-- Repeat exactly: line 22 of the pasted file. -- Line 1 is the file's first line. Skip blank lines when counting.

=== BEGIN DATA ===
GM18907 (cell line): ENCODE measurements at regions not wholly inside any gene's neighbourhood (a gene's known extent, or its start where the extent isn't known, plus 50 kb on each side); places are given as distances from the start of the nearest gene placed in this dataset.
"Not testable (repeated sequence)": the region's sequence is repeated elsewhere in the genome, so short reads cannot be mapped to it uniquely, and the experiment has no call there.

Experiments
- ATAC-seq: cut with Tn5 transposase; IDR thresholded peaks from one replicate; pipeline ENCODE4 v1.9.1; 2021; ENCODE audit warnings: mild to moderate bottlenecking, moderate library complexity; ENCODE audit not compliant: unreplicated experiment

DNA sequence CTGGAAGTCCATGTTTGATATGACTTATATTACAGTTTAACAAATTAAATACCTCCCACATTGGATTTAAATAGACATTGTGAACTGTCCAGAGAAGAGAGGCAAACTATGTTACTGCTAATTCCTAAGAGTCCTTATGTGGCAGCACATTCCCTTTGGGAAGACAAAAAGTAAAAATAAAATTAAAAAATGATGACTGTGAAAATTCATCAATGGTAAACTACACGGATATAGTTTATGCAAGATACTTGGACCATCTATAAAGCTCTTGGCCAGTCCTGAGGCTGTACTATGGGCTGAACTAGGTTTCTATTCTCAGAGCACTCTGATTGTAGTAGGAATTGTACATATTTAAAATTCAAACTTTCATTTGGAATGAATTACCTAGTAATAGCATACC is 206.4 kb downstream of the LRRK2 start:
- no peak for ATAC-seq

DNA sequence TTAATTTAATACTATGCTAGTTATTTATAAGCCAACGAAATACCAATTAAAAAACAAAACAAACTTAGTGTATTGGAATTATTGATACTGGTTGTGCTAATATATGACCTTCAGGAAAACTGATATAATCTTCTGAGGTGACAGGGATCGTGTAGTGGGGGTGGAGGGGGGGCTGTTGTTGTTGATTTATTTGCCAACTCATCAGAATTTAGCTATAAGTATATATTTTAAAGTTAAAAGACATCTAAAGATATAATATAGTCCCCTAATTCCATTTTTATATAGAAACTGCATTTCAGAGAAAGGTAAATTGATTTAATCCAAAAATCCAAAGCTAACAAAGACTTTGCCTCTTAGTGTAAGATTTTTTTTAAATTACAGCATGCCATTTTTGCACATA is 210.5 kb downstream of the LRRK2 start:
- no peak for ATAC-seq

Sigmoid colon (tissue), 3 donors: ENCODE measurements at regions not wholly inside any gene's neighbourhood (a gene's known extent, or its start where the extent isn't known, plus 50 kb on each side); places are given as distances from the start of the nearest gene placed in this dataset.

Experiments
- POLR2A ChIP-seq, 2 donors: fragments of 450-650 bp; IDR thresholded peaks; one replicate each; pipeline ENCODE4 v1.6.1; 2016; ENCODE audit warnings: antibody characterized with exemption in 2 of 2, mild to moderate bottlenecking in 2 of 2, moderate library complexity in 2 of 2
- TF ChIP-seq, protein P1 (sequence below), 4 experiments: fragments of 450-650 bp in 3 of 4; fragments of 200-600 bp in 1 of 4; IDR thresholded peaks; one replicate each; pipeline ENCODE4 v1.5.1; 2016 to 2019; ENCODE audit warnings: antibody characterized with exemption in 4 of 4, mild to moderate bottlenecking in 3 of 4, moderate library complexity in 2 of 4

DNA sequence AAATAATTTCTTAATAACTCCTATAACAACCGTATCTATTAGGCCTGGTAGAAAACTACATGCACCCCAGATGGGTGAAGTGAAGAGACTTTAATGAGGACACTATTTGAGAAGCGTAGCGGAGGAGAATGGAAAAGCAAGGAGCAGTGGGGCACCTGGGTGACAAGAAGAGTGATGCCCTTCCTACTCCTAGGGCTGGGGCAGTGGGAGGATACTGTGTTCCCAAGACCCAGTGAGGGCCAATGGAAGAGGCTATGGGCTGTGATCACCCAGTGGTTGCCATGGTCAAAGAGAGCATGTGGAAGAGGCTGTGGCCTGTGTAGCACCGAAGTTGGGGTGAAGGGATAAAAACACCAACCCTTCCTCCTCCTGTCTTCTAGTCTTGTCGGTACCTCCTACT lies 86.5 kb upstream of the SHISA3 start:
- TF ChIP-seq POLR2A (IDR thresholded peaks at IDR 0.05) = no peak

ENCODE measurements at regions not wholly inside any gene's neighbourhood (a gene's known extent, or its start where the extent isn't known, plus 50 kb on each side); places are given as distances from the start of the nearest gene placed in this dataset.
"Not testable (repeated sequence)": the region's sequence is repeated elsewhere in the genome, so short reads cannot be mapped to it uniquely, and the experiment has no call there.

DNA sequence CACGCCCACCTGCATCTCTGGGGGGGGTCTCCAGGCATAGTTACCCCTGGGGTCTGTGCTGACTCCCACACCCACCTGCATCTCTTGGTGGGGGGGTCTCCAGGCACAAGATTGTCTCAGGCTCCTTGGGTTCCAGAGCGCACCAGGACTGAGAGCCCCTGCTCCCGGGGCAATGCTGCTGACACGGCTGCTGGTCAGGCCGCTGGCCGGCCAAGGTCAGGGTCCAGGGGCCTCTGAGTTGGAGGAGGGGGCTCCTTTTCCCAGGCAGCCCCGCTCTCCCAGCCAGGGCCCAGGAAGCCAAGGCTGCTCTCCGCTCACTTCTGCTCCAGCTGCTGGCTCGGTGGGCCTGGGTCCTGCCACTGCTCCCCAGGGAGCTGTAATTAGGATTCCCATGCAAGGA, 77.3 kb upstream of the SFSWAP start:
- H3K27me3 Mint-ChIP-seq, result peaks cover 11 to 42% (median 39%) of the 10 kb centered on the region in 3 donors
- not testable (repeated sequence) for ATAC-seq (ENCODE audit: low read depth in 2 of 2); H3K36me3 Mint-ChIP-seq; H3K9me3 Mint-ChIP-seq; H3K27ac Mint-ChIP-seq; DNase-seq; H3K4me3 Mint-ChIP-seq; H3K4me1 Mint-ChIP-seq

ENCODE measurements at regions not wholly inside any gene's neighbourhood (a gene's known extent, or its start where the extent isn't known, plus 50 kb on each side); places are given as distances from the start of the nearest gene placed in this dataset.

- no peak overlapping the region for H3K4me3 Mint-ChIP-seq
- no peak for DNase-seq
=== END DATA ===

- no peak for DNase-seq